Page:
I'd say, the best way to nip this type of activity in the bud is to go after their web hosts (which themselves are probably involved in the scam), then perhaps even their uplink providers. Doing a traceroute shows exactly where and when data flows throughout the internet and can be followed through IP addresses. It is actually very possible to pull the plug on their web sites anywhere along the traceroute.

    Why isn't anyone using this technique to track the criminals? Why aren't sysadmins in their uplinks pulling the plug on them? Maybe they're too busy browsing computer websites and forums and comment groups boasting about how superior they are on their macs and ubuntu systems. Tsk tsk.

  93. Anonymous Coward

    @michael kean

    I often use the method you describe to remove stubborn infections. Also, looking in the System32 directory (sorted by date) for recent files that don't look "kosher" is a good idea. One thing I'd add though... if you mount infected drives on other Windows boxes, be sure to turn off all autoruns with the group policy editor before plugging in the drive. All it takes is an 'autorun.inf' file coupled with a malware file at the root of the drive to compromise your healthy machine. Machines that were infected by flash drives often sport these on all drives/partitions.

  94. Anonymous Coward
    Anonymous Coward

    This is nice - not!

    Worth keping this item high priority for a while a least. Just found it on a non-newbie's machine [though not too technical].

    Was surfing on I.E. which I recommended not to anyway - does this lot operate in FireFox?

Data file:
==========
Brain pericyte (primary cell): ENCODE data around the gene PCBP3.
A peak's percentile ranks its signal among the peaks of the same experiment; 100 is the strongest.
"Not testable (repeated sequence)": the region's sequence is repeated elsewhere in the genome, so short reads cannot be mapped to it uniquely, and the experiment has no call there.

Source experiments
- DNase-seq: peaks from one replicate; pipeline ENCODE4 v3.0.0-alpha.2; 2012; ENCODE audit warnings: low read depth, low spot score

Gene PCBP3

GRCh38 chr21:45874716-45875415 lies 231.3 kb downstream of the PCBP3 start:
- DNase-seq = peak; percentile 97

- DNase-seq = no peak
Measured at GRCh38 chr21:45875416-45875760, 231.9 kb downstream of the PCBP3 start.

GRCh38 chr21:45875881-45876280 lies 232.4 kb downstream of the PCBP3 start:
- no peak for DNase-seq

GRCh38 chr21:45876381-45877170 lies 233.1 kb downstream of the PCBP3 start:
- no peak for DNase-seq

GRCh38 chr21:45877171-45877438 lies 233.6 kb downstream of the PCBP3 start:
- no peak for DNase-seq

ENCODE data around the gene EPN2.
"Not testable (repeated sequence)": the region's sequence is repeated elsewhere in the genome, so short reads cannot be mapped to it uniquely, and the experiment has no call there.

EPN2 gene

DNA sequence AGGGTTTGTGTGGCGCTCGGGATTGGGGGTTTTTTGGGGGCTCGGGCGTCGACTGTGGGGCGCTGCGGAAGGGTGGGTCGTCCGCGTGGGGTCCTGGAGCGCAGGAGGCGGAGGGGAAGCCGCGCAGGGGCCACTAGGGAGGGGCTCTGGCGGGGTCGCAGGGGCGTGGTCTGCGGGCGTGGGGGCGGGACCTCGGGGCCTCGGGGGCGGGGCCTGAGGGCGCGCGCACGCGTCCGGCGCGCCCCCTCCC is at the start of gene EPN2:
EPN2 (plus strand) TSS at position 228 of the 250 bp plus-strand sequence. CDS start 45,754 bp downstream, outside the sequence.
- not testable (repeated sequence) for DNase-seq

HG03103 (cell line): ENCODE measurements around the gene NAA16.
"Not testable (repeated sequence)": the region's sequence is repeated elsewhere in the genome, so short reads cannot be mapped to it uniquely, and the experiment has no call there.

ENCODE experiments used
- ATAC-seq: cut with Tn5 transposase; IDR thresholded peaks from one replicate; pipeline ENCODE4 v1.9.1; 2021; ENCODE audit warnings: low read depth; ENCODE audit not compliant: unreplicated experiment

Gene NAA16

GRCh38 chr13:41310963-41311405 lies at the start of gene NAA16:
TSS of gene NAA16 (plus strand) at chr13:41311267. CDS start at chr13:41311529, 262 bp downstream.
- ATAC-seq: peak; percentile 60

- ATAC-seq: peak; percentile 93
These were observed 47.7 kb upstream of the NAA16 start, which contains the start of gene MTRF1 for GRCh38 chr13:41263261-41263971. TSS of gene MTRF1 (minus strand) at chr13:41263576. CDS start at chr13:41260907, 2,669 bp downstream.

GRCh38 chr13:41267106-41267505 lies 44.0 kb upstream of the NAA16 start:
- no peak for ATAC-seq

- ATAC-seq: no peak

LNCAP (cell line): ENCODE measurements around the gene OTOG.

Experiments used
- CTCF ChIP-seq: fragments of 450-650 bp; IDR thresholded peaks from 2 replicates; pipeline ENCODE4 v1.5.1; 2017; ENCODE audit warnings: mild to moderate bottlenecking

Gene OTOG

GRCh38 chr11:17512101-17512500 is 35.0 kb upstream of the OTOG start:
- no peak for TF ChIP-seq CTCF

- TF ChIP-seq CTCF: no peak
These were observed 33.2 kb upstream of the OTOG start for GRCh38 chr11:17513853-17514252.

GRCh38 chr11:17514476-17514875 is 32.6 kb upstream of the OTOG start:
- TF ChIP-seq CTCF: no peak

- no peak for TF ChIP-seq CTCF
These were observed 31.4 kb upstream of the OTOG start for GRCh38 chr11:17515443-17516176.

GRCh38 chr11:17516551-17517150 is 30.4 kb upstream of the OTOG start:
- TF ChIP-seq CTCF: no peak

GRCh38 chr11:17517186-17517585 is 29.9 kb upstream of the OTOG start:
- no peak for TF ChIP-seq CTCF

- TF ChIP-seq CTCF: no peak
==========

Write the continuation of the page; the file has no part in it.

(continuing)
I actually prefer Linux (Kubuntu) - I'm afraid they will soon be learning how easy it is to use. This really is getting to be a chore, I can't charge family and friends :(

  95. David McCoy
    Thumb Up

    Brilliant article, well written.

    Title says it all really.

    I have a computer shop and in the last 4 weeks have had around 1 system a week coming in with this infection. In at least one case the person had paid for the privilege of infecting their system.

    holding up against a wall and stoning is too good for the people who perpetuate these sort of scams

  96. Mike Powers

    So if I get that first dialog, have I ALREADY GOT the virus?

    If that first dialog pops up--the "CLICK HERE FOR FREE VIRUS SCAN" followed by the animated "scanning" gif--does that mean I've already got the virus, or is that just the come-on that tries to get me to hit "okay"?

  97. Anonymous Coward
    Black Helicopters

    Vista pushes the purchase decision in everyone's face

    "No software that pushes the purchase decision so heavily in your face is likely to be legitimate."

    Aaaaha! So Vista is not legitimate.

  98. Nuno trancoso

    All is well

    "Advocating that you should stop using anti-malware software is irresponsible."

    Beg to differ. And you proved the point yourself. The box was safe until the moment YOU opted in on the scam by installing their fakeware. A simple "close browser" would have dealt with the menace. So, no anti-malware safe, dumb (l)user is not.

    Nice article tough, even if a bit on the old side. This type of scam has been doing the rounds for years. Kudos to the malware writers too. Better graphics, decent English, and now the malware doesn't break down the box signaling its very existence. All in all, a 500% improvement.

    In the end, all is good in the land. Users get ripped off by scamers for being clueless and uneducated, THEN they get ripped off by techies to fix the problem. How can it get any better?

    Mine's the one i bought with money from (l)users for fixing their "small mistakes".

  99. David Simpson
    Thumb Down

    avg recommended

    Is it just me who thinks that all these articles in the IT press that recommend AVG are just malware trying to get you to give money to the makers of AVG.

    Strangely AVG is only ever mentioned in situations were only a moron would have installed the "malware" it is detecting.

  100. Toastan Buttar

    Never Surf as Admin

    Always, always, always do your day-to-day work on a net-connected Windows machine as a Limited User. This page is required reading for everyone running Windows as admin:

    I've had two friends' machines grind to a halt with Norton AV. By removing Norton and setting them up with Limited User Accounts, I've given their old machines a new lease of life.